A survey conducted by the John Jay College Center on Terrorism found that only 38% of all respondents “expressed familiarity with the general idea that climate change could multiply global threats such as political violence or mass migrations, or act as a catalyst for conflict.”
Colombian President Juan Santos, who met President Trump at the White House last week, says the U.S. needs to change its hardline drug policy to focus on harm-reduction and the wider illicit activities conducted by transnational crime syndicates.
One of Latin America’s most violent gangs has become a centerpiece of the Trump administration’s campaign to go after the criminal activities it says are committed by undocumented migrants—but the facts it is relying upon are open to question.
Colombian city brought down its homicide rate sharply after taking measures that included: creating family police stations to deal with domestic violence, hiring at-risk people to work for the city, improving public transportation, and making other police reforms.
The country’s own security forces are accused of participating in a massacre of innocents as killings reached an all-time high of nearly 30,000 this year. “It will come to a point where no one is in control,” said a Venezuelan political scientist.
Women and girls in eight of the world’s richest countries are experiencing levels of violent deaths as high as, or higher than, men, according to a Swiss study published to coincide with a UN campaign against gender-based violence.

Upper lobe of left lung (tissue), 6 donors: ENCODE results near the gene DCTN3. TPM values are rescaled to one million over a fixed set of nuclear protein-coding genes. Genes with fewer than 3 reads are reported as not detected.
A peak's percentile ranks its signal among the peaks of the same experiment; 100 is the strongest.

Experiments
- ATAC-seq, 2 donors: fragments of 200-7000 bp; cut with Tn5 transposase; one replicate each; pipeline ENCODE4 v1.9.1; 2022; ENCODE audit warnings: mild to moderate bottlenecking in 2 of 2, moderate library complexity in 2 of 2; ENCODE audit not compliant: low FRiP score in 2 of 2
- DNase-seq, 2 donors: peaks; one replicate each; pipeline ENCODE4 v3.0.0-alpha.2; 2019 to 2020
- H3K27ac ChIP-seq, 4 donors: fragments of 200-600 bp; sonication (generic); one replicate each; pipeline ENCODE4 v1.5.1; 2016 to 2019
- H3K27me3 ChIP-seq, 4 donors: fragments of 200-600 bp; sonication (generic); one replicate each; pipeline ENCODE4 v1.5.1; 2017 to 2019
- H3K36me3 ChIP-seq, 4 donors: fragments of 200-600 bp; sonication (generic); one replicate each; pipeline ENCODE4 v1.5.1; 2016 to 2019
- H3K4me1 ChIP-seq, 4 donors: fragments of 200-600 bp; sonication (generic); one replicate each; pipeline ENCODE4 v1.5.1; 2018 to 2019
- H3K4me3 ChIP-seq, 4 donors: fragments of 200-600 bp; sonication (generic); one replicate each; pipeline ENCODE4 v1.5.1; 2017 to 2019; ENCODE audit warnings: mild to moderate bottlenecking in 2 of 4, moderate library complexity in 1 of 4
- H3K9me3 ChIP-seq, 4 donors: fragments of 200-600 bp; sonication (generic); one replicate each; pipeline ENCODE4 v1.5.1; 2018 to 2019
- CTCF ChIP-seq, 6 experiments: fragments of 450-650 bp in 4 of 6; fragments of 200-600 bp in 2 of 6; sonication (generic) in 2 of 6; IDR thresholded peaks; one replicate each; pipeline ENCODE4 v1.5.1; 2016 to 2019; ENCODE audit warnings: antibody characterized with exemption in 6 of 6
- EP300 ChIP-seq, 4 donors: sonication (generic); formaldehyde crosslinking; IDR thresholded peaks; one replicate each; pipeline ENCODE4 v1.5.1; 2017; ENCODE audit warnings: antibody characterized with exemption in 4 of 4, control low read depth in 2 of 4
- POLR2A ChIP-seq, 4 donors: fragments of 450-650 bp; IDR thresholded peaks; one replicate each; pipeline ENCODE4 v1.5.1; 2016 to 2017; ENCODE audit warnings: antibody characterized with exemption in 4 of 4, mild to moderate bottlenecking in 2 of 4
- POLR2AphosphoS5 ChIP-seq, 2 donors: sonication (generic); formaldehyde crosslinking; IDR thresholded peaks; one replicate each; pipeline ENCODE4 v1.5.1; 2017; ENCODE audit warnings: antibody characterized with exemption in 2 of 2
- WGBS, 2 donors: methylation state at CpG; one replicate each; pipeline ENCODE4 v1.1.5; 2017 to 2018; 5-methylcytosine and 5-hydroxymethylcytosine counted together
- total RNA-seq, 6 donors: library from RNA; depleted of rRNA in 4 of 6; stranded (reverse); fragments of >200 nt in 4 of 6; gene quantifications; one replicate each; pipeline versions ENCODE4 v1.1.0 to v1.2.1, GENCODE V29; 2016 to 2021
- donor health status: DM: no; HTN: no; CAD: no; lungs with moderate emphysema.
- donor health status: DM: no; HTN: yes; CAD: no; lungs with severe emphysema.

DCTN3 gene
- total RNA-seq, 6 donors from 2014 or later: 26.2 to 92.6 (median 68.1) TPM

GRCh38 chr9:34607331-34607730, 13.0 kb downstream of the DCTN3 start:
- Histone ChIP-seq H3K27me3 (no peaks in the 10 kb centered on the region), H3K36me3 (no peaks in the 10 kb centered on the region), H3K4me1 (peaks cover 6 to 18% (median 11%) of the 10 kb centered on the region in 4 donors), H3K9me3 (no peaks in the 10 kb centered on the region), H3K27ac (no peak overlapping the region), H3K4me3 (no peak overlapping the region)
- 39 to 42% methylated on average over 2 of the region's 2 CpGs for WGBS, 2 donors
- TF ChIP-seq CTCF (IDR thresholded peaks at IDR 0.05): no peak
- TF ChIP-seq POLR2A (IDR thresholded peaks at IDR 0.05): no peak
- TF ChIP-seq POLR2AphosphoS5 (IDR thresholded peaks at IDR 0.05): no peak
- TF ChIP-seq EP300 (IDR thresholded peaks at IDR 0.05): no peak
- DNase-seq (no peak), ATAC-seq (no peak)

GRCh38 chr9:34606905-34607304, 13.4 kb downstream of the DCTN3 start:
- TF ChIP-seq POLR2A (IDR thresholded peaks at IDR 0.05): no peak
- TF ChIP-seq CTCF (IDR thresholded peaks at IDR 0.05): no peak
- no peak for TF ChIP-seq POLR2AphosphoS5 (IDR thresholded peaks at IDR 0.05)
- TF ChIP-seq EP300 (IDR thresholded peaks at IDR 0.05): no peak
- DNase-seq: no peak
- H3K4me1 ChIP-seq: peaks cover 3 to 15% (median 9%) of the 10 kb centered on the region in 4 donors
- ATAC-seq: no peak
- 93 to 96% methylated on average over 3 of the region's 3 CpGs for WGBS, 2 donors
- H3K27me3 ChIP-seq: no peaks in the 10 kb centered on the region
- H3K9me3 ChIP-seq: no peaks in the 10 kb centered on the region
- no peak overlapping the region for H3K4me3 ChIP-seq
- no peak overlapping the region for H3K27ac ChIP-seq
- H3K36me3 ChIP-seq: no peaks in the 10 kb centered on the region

A strategy of concentrating on interventions with the small number of high-risk individuals responsible for murderous violence has delivered promising results in many U.S. cities. Early evidence from Honduras suggests it can work in other countries as well.
Once the paramilitary Colombians — several dozen, all told — have completed their terms, they will have served on average seven and a half years. By comparison, federal inmates convicted of crack cocaine trafficking — mostly street-level dealers who sold less than an ounce — serve on average just over 12 years in prison.
Since new President Rodrigo Duterte launched the crackdown two months ago, about 2,000 suspected drug users and pushers have been killed — many by vigilantes. He promised a six-month campaign that would kill 100,000 drug users, with so many bodies dumped in Manila bay that the “fish will grow fat.”